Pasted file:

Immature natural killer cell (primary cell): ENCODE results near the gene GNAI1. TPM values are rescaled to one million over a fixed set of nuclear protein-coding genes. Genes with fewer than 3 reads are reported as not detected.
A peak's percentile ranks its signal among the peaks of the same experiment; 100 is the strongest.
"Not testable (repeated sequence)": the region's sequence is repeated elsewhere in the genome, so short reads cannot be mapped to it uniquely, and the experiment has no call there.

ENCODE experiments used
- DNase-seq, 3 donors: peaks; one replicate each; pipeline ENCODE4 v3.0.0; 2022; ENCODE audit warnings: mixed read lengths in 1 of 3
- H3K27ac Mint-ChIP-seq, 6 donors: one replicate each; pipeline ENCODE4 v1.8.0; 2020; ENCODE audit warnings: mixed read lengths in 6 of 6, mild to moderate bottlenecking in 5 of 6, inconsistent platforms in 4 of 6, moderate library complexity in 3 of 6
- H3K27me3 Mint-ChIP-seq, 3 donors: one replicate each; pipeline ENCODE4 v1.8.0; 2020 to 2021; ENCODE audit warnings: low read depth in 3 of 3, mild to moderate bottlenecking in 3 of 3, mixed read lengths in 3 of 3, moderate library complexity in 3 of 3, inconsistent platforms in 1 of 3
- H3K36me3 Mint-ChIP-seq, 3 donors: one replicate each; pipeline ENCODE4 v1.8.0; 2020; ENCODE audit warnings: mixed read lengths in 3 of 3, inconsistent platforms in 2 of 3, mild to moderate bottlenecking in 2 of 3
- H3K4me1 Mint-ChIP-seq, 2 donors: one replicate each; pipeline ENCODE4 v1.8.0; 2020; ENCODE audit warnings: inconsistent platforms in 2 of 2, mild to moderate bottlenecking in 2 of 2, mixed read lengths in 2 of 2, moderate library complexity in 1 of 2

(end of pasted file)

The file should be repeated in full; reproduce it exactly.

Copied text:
Immature natural killer cell (primary cell): ENCODE results near the gene GNAI1. TPM values are rescaled to one million over a fixed set of nuclear protein-coding genes. Genes with fewer than 3 reads are reported as not detected.
A peak's percentile ranks its signal among the peaks of the same experiment; 100 is the strongest.
"Not testable (repeated sequence)": the region's sequence is repeated elsewhere in the genome, so short reads cannot be mapped to it uniquely, and the experiment has no call there.

ENCODE experiments used
- DNase-seq, 3 donors: peaks; one replicate each; pipeline ENCODE4 v3.0.0; 2022; ENCODE audit warnings: mixed read lengths in 1 of 3
- H3K27ac Mint-ChIP-seq, 6 donors: one replicate each; pipeline ENCODE4 v1.8.0; 2020; ENCODE audit warnings: mixed read lengths in 6 of 6, mild to moderate bottlenecking in 5 of 6, inconsistent platforms in 4 of 6, moderate library complexity in 3 of 6
- H3K27me3 Mint-ChIP-seq, 3 donors: one replicate each; pipeline ENCODE4 v1.8.0; 2020 to 2021; ENCODE audit warnings: low read depth in 3 of 3, mild to moderate bottlenecking in 3 of 3, mixed read lengths in 3 of 3, moderate library complexity in 3 of 3, inconsistent platforms in 1 of 3
- H3K36me3 Mint-ChIP-seq, 3 donors: one replicate each; pipeline ENCODE4 v1.8.0; 2020; ENCODE audit warnings: mixed read lengths in 3 of 3, inconsistent platforms in 2 of 3, mild to moderate bottlenecking in 2 of 3
- H3K4me1 Mint-ChIP-seq, 2 donors: one replicate each; pipeline ENCODE4 v1.8.0; 2020; ENCODE audit warnings: inconsistent platforms in 2 of 2, mild to moderate bottlenecking in 2 of 2, mixed read lengths in 2 of 2, moderate library complexity in 1 of 2